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A CurtainUp Review
A Gambler's Guide to Dying
McNair begins with a Prologue, where he points out the challenge of accurately remembering a person when the "details have become blurred, like soft focus in an old movie." He then segues into the play proper and alternately assumes the roles of the Narrator, boy, Archie, and others. During the next 70 minutes he spins he tells us about his granddad, a man who was forever "trying to make the world more exciting."
This is no hagiography. McNair doesn't whitewash his granddad here. Indeed we learn that Archie was "any number of things to any number of people." Depending on the person observing, Archie could be a mate, liar, cheat, addict, hero, or storyteller. But McNair, who seems to have inherited the storytelling gene from his relative, refrains from passing judgment on Archie. He simply embraces the paradox of the man and invites us to see his humanity.
The piece is anchored with the most vivid episode from Archie's life — his 1966 windfall when he bet on England at the World Cup Final, and won a small fortune. It is this win, in fact, that fueled the flame of all his future gambling ventures, including his last one: Diagnosed with pancreatic cancer and given only a month to live, Archie bet his life savings on beating the disease and living to see the new millennium.
The solo form suits McNair perfectly. It allows him the freedom to embody his younger self, his granddad Archie, the Glasgow locals and, of course the Narrator. McNair has real stage presence. Endowed with a sturdy physique and a well-modulated voice that is colored with a burr, he effortlessly holds his own as he seamlessly shifts from one character to another. What's more, he has written a fluid monologue that is a mix of prose and poetry interspersed with Scottish folklore and popular culture.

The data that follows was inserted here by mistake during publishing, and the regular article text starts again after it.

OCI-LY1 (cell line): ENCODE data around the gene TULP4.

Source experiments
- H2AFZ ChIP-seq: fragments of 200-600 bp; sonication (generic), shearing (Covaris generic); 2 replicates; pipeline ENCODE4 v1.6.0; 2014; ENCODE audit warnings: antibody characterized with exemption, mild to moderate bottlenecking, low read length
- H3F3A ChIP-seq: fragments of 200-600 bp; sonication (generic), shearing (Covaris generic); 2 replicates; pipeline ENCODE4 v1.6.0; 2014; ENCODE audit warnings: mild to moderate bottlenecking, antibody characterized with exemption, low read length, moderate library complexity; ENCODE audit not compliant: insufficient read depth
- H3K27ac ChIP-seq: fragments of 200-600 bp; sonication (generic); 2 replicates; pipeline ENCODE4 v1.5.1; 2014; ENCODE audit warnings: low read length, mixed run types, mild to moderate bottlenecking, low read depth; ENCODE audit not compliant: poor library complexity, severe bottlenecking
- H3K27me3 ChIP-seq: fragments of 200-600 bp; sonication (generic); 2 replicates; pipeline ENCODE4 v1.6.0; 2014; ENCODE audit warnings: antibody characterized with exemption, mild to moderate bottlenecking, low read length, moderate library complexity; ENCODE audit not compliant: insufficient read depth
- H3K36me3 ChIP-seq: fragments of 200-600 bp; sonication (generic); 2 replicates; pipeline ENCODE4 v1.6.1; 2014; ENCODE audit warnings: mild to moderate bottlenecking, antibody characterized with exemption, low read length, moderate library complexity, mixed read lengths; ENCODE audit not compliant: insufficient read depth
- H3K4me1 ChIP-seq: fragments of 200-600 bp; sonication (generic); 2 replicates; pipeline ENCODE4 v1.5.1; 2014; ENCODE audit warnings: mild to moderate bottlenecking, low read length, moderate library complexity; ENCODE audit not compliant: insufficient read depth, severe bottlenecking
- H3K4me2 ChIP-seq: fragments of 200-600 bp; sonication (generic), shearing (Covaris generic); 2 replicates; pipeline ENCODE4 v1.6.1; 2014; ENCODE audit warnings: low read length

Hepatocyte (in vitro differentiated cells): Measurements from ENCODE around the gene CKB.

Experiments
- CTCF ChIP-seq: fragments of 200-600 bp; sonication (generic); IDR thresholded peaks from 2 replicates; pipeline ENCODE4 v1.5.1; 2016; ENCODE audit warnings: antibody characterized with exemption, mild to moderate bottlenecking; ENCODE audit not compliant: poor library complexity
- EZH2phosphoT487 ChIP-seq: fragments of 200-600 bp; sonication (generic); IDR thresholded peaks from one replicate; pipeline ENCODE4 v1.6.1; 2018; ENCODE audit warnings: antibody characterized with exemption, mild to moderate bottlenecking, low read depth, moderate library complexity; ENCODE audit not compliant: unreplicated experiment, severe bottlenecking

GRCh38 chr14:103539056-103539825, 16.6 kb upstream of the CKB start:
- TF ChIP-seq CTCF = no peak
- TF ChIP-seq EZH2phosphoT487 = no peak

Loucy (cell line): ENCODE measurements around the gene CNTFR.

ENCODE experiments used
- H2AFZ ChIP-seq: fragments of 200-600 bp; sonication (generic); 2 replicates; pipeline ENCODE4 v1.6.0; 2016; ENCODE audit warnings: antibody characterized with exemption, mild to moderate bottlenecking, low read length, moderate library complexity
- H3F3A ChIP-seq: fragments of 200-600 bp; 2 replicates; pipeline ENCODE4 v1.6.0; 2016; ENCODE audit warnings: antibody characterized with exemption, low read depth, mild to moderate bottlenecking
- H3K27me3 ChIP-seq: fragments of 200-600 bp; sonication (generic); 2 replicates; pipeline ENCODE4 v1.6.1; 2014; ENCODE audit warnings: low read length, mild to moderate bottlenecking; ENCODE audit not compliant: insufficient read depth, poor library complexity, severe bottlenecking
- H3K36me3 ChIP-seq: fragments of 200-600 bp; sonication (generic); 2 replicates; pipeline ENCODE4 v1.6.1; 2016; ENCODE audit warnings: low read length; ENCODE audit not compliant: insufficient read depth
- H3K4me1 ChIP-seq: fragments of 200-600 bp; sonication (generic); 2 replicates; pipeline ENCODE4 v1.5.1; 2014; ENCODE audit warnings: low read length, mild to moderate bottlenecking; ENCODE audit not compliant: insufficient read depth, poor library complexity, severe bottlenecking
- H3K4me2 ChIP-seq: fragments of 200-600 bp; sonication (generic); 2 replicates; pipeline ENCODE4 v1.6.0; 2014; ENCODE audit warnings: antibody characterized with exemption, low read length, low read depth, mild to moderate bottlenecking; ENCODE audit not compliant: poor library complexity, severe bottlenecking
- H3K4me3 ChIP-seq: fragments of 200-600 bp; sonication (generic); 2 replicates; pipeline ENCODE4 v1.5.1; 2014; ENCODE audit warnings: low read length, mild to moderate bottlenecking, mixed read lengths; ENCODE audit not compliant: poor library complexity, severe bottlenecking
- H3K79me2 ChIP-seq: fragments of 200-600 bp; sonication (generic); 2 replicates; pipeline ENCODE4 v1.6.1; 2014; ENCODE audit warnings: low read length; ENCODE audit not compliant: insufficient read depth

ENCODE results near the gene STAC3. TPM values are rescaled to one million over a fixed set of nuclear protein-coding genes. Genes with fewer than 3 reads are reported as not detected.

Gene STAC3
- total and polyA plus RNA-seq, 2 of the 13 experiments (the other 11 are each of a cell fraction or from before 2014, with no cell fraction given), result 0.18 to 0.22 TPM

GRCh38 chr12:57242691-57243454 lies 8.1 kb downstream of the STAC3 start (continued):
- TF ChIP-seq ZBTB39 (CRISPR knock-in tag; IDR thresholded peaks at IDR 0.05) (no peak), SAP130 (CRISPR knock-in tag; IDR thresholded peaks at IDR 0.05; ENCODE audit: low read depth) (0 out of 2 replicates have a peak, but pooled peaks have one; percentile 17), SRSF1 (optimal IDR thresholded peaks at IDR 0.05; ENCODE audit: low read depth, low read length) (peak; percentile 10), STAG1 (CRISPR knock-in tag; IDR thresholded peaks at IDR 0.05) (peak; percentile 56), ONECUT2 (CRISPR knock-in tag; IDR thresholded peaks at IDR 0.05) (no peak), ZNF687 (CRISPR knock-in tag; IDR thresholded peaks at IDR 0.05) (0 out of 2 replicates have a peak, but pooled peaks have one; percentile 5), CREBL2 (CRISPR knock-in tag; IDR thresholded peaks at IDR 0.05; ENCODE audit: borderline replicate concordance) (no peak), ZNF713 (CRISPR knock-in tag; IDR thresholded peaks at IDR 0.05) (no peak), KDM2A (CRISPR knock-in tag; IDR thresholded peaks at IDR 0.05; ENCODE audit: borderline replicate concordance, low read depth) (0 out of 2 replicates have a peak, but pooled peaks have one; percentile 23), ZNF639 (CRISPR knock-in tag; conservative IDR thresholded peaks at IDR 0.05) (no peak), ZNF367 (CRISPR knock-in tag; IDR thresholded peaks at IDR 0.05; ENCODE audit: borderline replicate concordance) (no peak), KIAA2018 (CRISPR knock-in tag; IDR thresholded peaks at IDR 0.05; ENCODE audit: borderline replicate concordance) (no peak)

Some words and expressions tossed in did at first blush puzzle me; for example, references to "Jammie Dodgers" (a British biscuit with raspberry jam), "Irn Bru" (a beverage that is only second to whiskey in Scotland), and "Greyfriars Bobby" (the statue in Edinburgh memorializing the fabled Skye Terrier who guarded his owner's grave til it died itself in 1872). But if these references had me lost in the narrative now and then, McNair's virtuosity as a raconteur always pulled me back in.
While A Gambler's Guide has a romantic edge, it has more realism than nostalgia in its dramatic fabric. In fact, the flashback sequence when Archie wins his bet at the World Cup Final you hear enough curse words and crude expressions to make you wonder if McNair is the Scottish counterpart to David Mamet. However, injecting harsh language into the script plays against any sentiment that could dilute the power of the narrative. In any case, the street language of the Gorbals works to advantage here and keeps the riff from becoming a sugar-coated eulogy.
No question that the second half of the piece, which sensitively details Archie's battle with cancer, holds the real emotional wallop. The Narrator poses diverse questions of dramatic gravitas but they all boil down to the same thing: Will Archie win—or lose—his final bet of living to the millennium? McNair doesn't reveal anything but suspense until the Epilogue. My advice: Bring your patience—and tissues. Only a stone wouldn't be moved by how this real-life story falls out.
If you have never visited the Brits Off Broadway festival, this solo show which has already earned accolades at the Spoleto and Edinburgh Fringe festivals and garnered several awards, is a good starting point.. In its current iteration, helmed by Gareth Nicholls, it's a life-affirming story that reminds you of the power of hope in the grim face of death.
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A Gambler’s Guide to Dying
Written and performed by Gary McNair
Directed by Gareth Nicholls
Cast: Gary McNair (Boy, Gary, Archie, and various other characters).
Sound & Composer: Michael John McCarthy
Lighting: Simon Hayes
Stage Manager: Fiona Johnston
59E59 Theaters at 59 East 59th Street www.59e59.org
Performance schedule: Tuesday- Thursday at 7:30 PM; Friday at 8:30 PM; Saturday at 2:30 PM & 8:30 PM; and Sunday at 3:30 PM. Please note there is an added performance on Sunday, April 23 at 7:30 PM.
From 4/4/17; opening 4/9/17; closing 4/23/17.
Running time: 70 minutes with no intermission.
Reviewed by Deirdre Donovan based on press performance of 4/5/17
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